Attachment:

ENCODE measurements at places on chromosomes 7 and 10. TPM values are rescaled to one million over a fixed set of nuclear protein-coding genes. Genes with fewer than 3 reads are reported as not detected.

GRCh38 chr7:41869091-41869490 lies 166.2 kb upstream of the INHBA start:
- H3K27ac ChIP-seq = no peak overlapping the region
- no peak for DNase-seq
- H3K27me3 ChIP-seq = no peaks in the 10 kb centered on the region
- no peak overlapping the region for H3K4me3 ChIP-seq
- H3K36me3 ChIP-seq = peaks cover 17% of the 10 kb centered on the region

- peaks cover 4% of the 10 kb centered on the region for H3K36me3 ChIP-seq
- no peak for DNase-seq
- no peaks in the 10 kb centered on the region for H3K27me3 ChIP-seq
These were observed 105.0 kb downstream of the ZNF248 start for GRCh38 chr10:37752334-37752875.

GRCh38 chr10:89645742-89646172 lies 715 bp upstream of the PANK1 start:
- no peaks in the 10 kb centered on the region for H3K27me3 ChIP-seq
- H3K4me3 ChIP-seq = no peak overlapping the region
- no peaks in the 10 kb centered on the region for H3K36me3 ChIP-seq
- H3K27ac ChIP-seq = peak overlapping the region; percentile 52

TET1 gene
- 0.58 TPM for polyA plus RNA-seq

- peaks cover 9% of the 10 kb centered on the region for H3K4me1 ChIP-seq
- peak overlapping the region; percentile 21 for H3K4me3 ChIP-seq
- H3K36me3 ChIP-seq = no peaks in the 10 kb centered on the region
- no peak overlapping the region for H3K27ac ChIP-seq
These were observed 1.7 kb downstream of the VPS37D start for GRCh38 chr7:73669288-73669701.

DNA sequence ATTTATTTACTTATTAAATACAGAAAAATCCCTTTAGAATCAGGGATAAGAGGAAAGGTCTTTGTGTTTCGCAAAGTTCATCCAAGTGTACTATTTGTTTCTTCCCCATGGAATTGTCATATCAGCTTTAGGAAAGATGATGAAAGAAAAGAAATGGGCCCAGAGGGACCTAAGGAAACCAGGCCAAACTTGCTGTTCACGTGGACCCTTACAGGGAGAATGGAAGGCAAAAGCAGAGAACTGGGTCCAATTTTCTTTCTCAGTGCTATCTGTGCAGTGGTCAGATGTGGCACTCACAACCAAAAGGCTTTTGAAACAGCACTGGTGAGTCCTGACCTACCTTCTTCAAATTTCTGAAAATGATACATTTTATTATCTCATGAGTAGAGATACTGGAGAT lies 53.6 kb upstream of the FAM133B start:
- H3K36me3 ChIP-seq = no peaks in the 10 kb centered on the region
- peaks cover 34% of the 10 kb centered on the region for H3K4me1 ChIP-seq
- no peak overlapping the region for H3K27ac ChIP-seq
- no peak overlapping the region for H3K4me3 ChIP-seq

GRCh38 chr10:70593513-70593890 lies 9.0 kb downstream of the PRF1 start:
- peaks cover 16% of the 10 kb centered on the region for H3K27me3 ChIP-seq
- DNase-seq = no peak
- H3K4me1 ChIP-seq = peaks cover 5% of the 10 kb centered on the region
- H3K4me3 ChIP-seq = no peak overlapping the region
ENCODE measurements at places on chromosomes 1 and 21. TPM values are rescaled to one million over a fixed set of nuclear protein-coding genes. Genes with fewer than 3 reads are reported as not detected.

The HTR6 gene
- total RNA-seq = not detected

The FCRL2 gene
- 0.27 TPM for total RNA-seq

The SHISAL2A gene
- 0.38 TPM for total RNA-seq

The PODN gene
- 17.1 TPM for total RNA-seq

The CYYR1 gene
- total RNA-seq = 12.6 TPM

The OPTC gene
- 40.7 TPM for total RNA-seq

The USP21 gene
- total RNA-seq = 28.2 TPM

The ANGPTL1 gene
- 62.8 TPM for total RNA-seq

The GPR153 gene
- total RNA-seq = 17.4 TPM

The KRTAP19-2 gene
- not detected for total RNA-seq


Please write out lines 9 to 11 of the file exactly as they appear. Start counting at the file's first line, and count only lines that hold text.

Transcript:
- no peak for DNase-seq
- no peaks in the 10 kb centered on the region for H3K27me3 ChIP-seq
These were observed 105.0 kb downstream of the ZNF248 start for GRCh38 chr10:37752334-37752875.